The Circle School Blog

An occasional thing

The Circle School Blog

Caity on the west coast

When I first heard about The Circle School, I didn’t know what to think of this strange place where there’s hardly anything resembling “normal school.” I was petrified, and thought I wouldn’t be able to get anything done without a strict schedule. However, keeping an open mind has always been important to me, so despite reservations, I went on to the admissions visit with my mom and sister. A few days later I walked into my new life at The Circle School.

The first month was an adjustment for me. I had to make peace with the fact that if I wanted to learn something, it was on me. It was frustrating, and I often beat myself up for “not getting anything done.” There was pressure coming from so many friends and adults in my life. Everywhere I turned, it seemed someone else was asking me “what classes are you taking?” and I couldn’t find a way to answer them. I felt like I was so behind everyone academically, and that I wasn’t getting anything done.

That feeling changed as I slowly began to stop doubting my progress, and started making friends and joining corporations. I was feeling more content and confident — not just in how I acted, but in my hobbies, too. I gained confidence in my ability to get up on a stage and sing in a band, and even explored instruments that weren’t my vocal cords. My real pride is my art though. The school’s structure allowed me to spend as much time as I desired on my art. I was able to explore different mediums and styles I wouldn’t have otherwise had the time to. Now I’m comfortable enough to share my art all over social media and have even done a few commissions.

By my third year, my days were filled only with activities and meetings I was passionate about. I became the chair of Art Corporation. I scribed for Judicial Committee. I started a small math class with some other students, and was involved in many others. Some days all I did was hang around with friends, which taught me how to interact with many different kinds of people.

In conventional school, I didn’t get to talk to my teachers like equals because “the adults always know better”. Frankly, it’s intimidating. At The Circle School, I talked to all the staff members as friends and peers. As a result, we were able to have real conversations and a mutual respect for one another.

In the middle of my third year, my mom received news of a family emergency in Oregon. Since the start of my journey at The Circle School, we had moved three times already, so we were sick of it, as anyone would be. No one wanted to leave, but family called, so we left. All I could think of was returning for my senior year. While I was having a wonderful time with Oregon friends and family, it was devastating not being able to see the people I thought of as family at The Circle School. It took being away to truly appreciate how much it meant to me.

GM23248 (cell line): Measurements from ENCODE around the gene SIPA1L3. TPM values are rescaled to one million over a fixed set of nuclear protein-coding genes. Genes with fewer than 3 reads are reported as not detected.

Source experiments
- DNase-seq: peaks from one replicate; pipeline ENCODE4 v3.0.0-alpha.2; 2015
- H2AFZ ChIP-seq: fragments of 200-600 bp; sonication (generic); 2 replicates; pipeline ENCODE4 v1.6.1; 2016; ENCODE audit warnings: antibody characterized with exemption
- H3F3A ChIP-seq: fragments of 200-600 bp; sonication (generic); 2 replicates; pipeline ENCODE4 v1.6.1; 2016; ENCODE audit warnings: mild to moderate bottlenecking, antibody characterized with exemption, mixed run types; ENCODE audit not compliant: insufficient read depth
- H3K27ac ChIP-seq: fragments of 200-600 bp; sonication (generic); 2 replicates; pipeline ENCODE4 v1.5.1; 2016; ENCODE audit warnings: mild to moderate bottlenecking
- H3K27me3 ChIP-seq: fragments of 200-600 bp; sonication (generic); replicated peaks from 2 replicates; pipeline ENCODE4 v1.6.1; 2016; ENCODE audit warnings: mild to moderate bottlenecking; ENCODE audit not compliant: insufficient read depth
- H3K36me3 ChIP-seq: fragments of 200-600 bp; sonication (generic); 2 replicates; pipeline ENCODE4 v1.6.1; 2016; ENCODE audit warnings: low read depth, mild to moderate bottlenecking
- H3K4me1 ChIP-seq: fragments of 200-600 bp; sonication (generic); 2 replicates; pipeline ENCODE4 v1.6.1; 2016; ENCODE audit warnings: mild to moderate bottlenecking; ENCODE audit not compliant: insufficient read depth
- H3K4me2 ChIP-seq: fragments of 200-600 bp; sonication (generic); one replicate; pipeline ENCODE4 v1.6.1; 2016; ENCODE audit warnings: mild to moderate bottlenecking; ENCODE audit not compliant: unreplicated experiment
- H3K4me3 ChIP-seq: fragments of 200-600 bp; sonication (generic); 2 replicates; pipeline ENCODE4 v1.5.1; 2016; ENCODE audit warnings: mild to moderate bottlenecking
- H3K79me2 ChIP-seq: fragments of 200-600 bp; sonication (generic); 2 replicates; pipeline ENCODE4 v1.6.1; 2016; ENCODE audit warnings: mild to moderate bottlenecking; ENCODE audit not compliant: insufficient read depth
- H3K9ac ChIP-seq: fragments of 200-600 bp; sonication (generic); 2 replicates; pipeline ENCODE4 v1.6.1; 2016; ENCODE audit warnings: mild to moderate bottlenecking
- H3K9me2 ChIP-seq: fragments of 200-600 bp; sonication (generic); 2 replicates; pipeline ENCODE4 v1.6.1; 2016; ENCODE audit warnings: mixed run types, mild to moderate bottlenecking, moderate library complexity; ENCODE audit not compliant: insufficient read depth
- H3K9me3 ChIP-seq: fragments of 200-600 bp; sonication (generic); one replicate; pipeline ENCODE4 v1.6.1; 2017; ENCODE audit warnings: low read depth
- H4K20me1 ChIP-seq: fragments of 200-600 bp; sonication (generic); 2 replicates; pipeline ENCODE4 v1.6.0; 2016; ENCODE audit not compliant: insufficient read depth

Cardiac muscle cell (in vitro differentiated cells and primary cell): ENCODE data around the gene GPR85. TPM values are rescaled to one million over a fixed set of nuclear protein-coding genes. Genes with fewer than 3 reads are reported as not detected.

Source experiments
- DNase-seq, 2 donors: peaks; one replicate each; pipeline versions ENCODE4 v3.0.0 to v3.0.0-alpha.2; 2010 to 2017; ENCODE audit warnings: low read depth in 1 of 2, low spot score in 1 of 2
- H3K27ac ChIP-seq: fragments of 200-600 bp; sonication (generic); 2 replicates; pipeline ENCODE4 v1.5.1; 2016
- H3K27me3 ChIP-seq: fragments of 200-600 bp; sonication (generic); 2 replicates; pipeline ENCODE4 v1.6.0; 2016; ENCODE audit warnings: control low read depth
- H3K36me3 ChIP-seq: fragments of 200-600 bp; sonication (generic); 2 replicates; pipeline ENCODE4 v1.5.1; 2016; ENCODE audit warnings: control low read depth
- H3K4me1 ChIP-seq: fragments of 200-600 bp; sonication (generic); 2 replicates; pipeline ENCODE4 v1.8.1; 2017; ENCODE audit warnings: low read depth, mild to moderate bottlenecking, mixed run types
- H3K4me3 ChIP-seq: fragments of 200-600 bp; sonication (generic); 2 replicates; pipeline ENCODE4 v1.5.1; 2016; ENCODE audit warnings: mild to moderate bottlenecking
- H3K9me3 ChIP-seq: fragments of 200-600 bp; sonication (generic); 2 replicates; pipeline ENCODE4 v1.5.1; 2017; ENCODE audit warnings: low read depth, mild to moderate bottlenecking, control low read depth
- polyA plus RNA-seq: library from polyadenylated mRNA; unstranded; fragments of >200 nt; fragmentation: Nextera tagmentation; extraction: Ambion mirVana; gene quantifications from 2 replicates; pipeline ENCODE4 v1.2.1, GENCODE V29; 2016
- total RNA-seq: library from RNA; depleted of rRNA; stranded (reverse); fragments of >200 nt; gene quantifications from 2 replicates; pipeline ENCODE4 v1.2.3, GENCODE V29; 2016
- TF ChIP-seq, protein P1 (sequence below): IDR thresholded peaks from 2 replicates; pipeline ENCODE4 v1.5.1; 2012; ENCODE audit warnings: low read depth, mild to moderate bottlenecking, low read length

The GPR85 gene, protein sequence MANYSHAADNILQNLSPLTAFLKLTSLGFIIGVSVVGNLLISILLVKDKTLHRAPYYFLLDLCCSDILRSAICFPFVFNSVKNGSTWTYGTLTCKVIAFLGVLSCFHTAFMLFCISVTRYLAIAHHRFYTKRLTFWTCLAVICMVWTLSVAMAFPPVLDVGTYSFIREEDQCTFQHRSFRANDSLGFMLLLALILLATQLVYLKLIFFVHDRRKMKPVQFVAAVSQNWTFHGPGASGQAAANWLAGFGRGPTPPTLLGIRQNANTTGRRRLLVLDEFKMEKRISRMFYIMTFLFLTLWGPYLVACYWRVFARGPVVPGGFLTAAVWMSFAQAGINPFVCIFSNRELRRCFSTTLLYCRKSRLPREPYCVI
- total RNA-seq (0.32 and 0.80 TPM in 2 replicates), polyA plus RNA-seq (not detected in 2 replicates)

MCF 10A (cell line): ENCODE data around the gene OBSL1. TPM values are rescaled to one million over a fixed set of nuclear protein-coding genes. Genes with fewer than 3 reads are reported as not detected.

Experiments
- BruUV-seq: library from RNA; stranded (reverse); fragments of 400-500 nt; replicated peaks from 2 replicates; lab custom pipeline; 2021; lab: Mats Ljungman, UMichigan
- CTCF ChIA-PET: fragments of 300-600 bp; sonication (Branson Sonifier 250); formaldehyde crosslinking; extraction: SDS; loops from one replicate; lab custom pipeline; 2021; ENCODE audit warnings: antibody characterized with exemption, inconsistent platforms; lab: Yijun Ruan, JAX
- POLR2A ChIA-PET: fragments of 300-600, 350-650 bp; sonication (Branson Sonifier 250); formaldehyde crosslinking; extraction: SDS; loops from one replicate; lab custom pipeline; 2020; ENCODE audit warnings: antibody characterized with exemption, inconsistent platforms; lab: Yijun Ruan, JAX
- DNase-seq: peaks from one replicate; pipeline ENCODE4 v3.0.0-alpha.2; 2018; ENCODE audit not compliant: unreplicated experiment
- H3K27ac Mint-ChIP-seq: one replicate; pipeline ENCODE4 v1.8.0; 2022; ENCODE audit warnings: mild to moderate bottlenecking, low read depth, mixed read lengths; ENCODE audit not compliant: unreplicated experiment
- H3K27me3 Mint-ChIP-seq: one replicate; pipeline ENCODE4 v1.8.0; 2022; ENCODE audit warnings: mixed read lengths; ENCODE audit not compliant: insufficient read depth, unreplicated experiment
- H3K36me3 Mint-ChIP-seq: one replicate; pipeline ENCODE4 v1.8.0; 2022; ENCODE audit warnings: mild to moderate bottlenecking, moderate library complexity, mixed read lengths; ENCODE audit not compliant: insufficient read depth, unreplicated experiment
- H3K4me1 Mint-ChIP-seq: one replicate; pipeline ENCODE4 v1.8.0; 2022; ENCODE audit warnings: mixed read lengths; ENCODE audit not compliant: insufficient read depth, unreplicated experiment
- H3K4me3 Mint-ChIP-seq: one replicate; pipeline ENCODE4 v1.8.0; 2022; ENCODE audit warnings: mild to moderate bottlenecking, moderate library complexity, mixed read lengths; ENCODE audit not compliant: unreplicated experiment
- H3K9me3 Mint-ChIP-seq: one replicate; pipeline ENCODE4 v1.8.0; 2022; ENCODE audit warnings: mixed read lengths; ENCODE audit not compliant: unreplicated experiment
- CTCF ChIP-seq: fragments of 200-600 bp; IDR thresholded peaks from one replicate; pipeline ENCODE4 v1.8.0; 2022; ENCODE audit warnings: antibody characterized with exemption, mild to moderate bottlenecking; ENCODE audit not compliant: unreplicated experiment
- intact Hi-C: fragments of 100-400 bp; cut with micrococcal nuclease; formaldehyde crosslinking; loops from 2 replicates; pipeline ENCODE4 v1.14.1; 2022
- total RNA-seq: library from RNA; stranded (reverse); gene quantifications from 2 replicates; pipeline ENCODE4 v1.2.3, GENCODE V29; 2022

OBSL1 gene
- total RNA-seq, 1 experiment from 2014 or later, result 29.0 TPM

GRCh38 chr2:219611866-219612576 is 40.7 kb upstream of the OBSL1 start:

So when the beginning of what would be my senior year rolled around, I went back on my own. At first, I had no idea where I was going to stay or how I was going to make it happen, but something in my gut said it needed to. Thankfully, my mom and I had done lots of networking while at the school and there was overwhelming positivity and support for me to return. We found a family close to the school who offered me a room, and on weekends I spent time with another wonderful Circle School family on their farm.

Throughout the spring, amongst many other things, six other students and I were planning our commencement. I had also started learning guitar to perform a song at the Spring Gala, and was planning a huge trip to the west coast with a few friends for when the school year ended. I even became the School Meeting Chair, which was one of my senior year goals. Then COVID-19 showed up and cancelled everyone’s plans. I didn’t really understand the magnitude of it until after my mom called me one day in March and told me she was buying a plane ticket for me to come home. I thought I would be back in a couple weeks, but that did not end up being the case. I’m still here in Oregon, and miss The Circle School more than I can express.

Now that I’ve graduated three months early, I feel robbed of my last moments as a student, but I’ve learned so much. Initially, it was a struggle to motivate myself. Now, I feel confident in most everything I do, and am much better at prioritizing. That’s not to say I don’t have lazy days, or even weeks, but falling asleep on math homework isn’t a problem anymore. I’m eager to go to meetings online, and, because of the pandemic, know how to work remotely. I’m also getting much better about not procrastinating (something that was quite easy to do in conventional school). It’s been freeing to learn that you don’t have to be actively taking a class to learn something. There is evidence that people learn better when not forced, and realizing that has better prepared me for what I have planned. I don’t know what my future holds, but I’d love to go to college to pursue my art more, become a teacher, and travel the world.

Without The Circle School, I genuinely believe I wouldn’t have learned the things I did, nor would I have the confidence and certainty I have to continue being a functioning member of society. I couldn’t be happier that I got to spend all of high school at this strange place.

– Caitlyn Hensey